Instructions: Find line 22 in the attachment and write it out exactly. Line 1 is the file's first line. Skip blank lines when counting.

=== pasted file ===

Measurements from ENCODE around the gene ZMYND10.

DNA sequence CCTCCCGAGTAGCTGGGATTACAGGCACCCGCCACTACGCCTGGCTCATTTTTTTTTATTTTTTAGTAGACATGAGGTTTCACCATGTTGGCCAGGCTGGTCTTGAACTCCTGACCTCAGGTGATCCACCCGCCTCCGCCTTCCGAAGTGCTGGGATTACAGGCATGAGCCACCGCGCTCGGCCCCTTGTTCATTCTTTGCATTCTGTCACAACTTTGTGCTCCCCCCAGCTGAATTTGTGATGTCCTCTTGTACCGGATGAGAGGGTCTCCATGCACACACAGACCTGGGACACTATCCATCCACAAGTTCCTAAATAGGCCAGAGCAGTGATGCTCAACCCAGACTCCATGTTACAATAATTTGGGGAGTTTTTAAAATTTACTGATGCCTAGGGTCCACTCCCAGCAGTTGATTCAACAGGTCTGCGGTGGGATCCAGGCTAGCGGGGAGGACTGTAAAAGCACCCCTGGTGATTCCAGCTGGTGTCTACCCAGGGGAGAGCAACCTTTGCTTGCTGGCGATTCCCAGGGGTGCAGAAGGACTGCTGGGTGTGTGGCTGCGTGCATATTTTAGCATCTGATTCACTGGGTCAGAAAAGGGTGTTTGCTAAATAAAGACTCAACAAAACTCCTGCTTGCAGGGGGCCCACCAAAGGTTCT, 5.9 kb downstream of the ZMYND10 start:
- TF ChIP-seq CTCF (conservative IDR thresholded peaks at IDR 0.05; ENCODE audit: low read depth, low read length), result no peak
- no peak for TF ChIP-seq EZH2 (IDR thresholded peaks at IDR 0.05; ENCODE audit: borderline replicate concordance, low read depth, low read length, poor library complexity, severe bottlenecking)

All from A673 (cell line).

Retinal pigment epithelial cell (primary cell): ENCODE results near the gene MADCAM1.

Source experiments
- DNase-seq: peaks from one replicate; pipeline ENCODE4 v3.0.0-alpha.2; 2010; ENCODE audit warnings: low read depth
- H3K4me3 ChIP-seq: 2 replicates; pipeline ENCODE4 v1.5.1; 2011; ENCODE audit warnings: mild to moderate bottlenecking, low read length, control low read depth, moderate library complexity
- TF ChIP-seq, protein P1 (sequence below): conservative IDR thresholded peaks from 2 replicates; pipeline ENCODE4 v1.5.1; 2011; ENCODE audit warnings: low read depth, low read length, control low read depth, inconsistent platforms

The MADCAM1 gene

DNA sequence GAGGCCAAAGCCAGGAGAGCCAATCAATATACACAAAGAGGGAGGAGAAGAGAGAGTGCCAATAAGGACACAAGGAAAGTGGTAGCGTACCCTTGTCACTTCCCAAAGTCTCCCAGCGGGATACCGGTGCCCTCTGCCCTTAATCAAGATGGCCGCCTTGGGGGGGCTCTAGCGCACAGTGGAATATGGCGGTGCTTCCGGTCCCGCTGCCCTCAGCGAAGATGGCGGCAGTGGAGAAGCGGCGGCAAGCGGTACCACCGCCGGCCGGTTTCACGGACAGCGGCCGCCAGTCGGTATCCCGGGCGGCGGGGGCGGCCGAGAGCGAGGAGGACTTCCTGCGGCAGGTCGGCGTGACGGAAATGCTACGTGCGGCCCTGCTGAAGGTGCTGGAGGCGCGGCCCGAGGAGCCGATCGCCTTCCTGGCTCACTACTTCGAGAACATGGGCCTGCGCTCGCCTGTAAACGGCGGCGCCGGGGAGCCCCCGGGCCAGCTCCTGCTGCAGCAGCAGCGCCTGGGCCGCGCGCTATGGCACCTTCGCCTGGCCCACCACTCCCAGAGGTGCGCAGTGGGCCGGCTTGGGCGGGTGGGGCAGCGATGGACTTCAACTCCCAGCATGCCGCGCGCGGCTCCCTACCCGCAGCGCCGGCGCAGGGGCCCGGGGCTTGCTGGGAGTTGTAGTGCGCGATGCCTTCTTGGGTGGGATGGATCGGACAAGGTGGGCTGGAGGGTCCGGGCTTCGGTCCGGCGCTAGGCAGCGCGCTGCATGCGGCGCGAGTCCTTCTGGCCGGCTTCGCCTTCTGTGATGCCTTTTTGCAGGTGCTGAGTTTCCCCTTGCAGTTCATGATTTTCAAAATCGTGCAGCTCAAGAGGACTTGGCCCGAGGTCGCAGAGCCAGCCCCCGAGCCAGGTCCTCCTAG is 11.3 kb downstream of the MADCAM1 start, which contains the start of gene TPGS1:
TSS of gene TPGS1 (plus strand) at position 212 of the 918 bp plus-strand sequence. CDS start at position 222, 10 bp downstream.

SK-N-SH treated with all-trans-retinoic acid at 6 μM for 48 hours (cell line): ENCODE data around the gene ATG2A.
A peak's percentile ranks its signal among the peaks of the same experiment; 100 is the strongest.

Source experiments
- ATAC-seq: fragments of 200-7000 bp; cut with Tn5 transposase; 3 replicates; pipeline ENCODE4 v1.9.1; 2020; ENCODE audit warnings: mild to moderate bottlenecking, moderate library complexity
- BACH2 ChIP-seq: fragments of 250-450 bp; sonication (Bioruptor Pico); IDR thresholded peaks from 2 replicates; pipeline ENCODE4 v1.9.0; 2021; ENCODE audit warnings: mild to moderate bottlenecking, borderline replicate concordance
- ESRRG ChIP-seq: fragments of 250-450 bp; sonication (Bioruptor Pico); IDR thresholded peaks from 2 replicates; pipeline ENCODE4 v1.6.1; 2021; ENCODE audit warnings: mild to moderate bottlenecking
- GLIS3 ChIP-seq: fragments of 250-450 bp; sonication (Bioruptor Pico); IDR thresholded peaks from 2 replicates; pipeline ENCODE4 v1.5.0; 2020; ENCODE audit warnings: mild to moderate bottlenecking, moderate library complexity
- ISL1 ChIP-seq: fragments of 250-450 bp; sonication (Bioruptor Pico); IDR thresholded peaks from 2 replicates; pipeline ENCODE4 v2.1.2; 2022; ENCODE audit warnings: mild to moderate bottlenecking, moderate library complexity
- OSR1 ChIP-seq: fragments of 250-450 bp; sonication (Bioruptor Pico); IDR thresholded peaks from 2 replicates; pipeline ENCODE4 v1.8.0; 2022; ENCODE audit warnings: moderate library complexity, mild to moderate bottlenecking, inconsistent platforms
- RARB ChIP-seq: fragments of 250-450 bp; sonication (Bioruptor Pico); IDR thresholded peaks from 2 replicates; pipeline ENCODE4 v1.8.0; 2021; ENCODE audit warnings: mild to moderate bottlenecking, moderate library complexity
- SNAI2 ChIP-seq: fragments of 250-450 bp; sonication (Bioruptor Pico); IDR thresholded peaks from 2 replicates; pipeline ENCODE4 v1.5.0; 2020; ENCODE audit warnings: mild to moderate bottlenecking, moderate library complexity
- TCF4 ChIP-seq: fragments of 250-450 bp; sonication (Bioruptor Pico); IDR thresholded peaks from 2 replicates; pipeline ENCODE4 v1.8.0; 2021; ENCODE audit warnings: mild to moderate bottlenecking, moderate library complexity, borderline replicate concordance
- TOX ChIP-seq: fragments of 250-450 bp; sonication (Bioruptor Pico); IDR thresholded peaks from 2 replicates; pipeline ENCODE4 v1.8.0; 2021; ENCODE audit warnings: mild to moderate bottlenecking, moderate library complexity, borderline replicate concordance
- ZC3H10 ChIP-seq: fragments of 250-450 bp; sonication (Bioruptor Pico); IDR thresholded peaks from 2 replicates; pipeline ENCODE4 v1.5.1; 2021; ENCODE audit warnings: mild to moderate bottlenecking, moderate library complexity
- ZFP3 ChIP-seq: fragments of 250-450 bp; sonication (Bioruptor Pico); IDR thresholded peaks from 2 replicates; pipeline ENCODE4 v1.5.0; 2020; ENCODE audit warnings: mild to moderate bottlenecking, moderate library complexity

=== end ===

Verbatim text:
- OSR1 ChIP-seq: fragments of 250-450 bp; sonication (Bioruptor Pico); IDR thresholded peaks from 2 replicates; pipeline ENCODE4 v1.8.0; 2022; ENCODE audit warnings: moderate library complexity, mild to moderate bottlenecking, inconsistent platforms